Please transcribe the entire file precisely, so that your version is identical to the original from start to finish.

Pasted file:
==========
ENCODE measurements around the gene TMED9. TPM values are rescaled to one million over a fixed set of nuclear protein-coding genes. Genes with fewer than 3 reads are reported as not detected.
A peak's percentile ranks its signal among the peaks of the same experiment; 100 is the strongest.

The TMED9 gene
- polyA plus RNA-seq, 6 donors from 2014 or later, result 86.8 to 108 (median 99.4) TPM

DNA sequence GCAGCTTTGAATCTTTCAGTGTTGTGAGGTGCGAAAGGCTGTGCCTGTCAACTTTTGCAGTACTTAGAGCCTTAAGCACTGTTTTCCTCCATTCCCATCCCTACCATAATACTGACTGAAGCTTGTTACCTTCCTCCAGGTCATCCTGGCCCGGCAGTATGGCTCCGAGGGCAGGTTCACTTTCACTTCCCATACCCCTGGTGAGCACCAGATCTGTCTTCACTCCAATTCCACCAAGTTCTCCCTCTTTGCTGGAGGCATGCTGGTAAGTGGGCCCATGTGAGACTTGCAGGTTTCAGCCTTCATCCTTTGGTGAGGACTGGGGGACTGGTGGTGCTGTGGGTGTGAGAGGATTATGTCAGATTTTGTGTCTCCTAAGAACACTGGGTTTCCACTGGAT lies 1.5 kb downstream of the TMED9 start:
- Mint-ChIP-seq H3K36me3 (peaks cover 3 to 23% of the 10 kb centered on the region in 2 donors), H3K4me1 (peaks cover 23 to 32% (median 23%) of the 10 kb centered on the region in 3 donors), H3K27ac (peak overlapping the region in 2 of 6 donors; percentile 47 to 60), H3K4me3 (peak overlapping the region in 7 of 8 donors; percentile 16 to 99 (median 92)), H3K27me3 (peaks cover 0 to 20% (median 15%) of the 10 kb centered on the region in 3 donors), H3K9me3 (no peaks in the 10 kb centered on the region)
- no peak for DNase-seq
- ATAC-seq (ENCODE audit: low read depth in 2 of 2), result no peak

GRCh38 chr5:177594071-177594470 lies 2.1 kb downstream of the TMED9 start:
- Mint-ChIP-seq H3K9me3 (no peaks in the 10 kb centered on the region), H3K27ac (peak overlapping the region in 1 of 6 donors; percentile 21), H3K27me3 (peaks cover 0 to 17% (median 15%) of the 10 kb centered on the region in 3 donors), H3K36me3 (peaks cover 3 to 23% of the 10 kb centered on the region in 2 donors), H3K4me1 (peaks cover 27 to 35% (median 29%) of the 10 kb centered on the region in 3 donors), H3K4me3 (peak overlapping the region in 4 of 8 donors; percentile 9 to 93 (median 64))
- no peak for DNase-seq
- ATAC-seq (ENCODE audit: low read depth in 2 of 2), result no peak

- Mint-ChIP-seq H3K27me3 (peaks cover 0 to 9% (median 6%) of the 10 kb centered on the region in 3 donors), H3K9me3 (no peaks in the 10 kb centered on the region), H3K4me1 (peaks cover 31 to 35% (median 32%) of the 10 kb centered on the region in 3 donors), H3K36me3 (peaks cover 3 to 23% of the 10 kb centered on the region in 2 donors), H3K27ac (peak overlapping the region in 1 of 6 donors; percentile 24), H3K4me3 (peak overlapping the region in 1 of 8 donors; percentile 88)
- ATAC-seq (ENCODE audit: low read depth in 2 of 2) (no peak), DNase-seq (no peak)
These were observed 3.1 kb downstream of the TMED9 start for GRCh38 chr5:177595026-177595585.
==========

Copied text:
ENCODE measurements around the gene TMED9. TPM values are rescaled to one million over a fixed set of nuclear protein-coding genes. Genes with fewer than 3 reads are reported as not detected.
A peak's percentile ranks its signal among the peaks of the same experiment; 100 is the strongest.

The TMED9 gene
- polyA plus RNA-seq, 6 donors from 2014 or later, result 86.8 to 108 (median 99.4) TPM

DNA sequence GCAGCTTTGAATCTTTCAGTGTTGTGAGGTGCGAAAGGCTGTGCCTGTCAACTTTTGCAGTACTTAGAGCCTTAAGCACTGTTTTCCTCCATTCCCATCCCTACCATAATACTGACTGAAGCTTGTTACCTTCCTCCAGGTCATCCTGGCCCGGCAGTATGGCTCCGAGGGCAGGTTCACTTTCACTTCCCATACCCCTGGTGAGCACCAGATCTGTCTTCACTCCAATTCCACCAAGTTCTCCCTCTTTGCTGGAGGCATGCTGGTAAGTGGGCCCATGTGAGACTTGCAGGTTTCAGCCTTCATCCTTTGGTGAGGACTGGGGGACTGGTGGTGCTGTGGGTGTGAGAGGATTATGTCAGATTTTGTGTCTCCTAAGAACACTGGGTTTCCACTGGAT lies 1.5 kb downstream of the TMED9 start:
- Mint-ChIP-seq H3K36me3 (peaks cover 3 to 23% of the 10 kb centered on the region in 2 donors), H3K4me1 (peaks cover 23 to 32% (median 23%) of the 10 kb centered on the region in 3 donors), H3K27ac (peak overlapping the region in 2 of 6 donors; percentile 47 to 60), H3K4me3 (peak overlapping the region in 7 of 8 donors; percentile 16 to 99 (median 92)), H3K27me3 (peaks cover 0 to 20% (median 15%) of the 10 kb centered on the region in 3 donors), H3K9me3 (no peaks in the 10 kb centered on the region)
- no peak for DNase-seq
- ATAC-seq (ENCODE audit: low read depth in 2 of 2), result no peak

GRCh38 chr5:177594071-177594470 lies 2.1 kb downstream of the TMED9 start:
- Mint-ChIP-seq H3K9me3 (no peaks in the 10 kb centered on the region), H3K27ac (peak overlapping the region in 1 of 6 donors; percentile 21), H3K27me3 (peaks cover 0 to 17% (median 15%) of the 10 kb centered on the region in 3 donors), H3K36me3 (peaks cover 3 to 23% of the 10 kb centered on the region in 2 donors), H3K4me1 (peaks cover 27 to 35% (median 29%) of the 10 kb centered on the region in 3 donors), H3K4me3 (peak overlapping the region in 4 of 8 donors; percentile 9 to 93 (median 64))
- no peak for DNase-seq
- ATAC-seq (ENCODE audit: low read depth in 2 of 2), result no peak

- Mint-ChIP-seq H3K27me3 (peaks cover 0 to 9% (median 6%) of the 10 kb centered on the region in 3 donors), H3K9me3 (no peaks in the 10 kb centered on the region), H3K4me1 (peaks cover 31 to 35% (median 32%) of the 10 kb centered on the region in 3 donors), H3K36me3 (peaks cover 3 to 23% of the 10 kb centered on the region in 2 donors), H3K27ac (peak overlapping the region in 1 of 6 donors; percentile 24), H3K4me3 (peak overlapping the region in 1 of 8 donors; percentile 88)
- ATAC-seq (ENCODE audit: low read depth in 2 of 2) (no peak), DNase-seq (no peak)
These were observed 3.1 kb downstream of the TMED9 start for GRCh38 chr5:177595026-177595585.